In the first edition of the 2012 postmortem season we took a look at the Troy Perkins-Donovan Ricketts trade. In this edition, before we move on to some more of the year's more controversial team decisions, we thought we'd examine the front office's non-soccer related performance.
Year one for the Portland Timbers front office was marked by the immense success of the We are the Rose City campaign. Without an actual team to sell, the team decided to sell the fans back to themselves, borrowing images and motifs developed by the Timbers Army over the previous decade. The giant images, draped from downtown highrises and scattered along Portland's more heavily traveled East Side surface streets, not to mention the thousands of photos ordinary fans contributed, whipped Portland into a frenzy of anticipation before the team's inaugural MLS season.
In the offseason after the first year the Timbers replaced Fernando Machicado's scowl on Southwest Broadway with some of the fan favorites on the team, including Coach John Spencer, Troy Perkins, and Jorge Perlaza, hoping the team might build on the relative success of the first year.
It did not. But that's beside the point.
The team's performance on the field aside, the front office still managed to make some progress with the fans and the community. It made some important mid-year decisions, including keeping season ticket prices level and firing the intolerable TicketMaster as the team's ticket dispensary. It also demonstrated that it has one of the most creative and competent video production staffs in MLS at its disposal. Not that that's any huge accomplishment.
At the same time, though, replacing TicketMaster with a Comcast subsidiary is like cutting your ties with Satan and doing business with Beelzebub instead. And then there was the "idiots and morons" tweet (thanks for reminding me of that, Leverage). And dang it, why is my subscription to the season ticket holder mailing list a license to send me spam for Ruth's Chris Steak House?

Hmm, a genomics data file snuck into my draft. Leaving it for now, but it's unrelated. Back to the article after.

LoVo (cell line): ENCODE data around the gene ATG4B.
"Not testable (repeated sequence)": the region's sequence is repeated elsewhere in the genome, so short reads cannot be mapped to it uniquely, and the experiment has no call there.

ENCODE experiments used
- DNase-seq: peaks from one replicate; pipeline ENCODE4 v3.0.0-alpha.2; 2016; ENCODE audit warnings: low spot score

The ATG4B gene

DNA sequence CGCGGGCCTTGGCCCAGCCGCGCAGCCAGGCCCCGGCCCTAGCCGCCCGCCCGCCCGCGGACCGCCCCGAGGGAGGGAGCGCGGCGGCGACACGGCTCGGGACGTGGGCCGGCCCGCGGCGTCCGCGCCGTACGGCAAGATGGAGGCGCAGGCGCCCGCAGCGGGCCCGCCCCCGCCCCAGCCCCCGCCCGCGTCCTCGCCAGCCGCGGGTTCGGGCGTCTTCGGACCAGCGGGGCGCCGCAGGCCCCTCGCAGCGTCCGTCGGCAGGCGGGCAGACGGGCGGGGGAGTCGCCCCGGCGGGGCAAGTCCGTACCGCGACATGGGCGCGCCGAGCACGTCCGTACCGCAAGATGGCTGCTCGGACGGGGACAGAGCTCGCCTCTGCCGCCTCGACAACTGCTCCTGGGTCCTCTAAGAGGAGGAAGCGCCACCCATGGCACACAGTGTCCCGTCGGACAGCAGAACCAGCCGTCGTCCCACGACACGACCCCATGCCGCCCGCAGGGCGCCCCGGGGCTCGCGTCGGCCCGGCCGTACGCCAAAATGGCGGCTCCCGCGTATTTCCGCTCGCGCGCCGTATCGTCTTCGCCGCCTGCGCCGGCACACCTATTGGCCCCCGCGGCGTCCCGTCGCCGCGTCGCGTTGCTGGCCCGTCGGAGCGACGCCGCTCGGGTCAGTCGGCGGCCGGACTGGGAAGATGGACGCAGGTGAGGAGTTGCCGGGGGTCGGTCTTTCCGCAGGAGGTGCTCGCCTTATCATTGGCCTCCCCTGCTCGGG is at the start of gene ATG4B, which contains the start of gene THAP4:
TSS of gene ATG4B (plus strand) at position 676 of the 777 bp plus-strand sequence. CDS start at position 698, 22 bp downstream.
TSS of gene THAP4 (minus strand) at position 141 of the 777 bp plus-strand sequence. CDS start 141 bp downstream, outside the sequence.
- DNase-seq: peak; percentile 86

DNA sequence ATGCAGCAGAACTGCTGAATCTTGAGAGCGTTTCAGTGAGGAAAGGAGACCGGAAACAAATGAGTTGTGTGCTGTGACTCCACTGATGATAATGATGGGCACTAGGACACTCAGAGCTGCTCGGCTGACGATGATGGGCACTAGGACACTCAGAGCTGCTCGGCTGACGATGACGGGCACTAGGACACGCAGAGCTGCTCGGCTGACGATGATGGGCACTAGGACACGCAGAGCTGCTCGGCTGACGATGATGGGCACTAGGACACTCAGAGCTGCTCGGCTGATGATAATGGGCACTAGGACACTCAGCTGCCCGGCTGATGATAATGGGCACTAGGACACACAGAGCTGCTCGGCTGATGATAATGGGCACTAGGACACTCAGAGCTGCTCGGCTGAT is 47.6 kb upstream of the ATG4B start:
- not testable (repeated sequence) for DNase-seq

Ryan Gates: B+
Portland's on the field record and the soccer side of the FO took steps back during their second year but the non-soccer side of the FO continued on their upward trend. Judging by comments from Mike Golub and other articles out there, Portland once again saw quite a bit of support from companies around Portland and will probably once again be cash positive because of it. Not only did they do well in terms of business sponsors -- they also nailed it with their inclusion of local food carts at the games. I could see the line from the press box and every time I looked at the food cart alliance concessions the 4-6 lines were 15-20 deep and on numerous occasions sold out before the half.
All of those combined with not raising the ticket prices have earned the business side of the Portland Timbers a B+.
Andrew Wheeler: B
Definitely a step down from the public relations coup of the first season, the Portland Timbers' front office is still showing a strong capacity to innovate -- the food cart program as a particularly strong example. But they are also falling into some of those tired tactics unbecoming of Portlandia -- the Ruth's Chris spam, for example, or the frying pan/fire ticket distribution issue. But hey, if they were to solve every problem by year two, what would they do in year three?
Grade the Portland Timbers' non-soccer-related performance.
A (28 votes)
B (92 votes)
C (19 votes)
D (3 votes)
F (3 votes)
145 total votes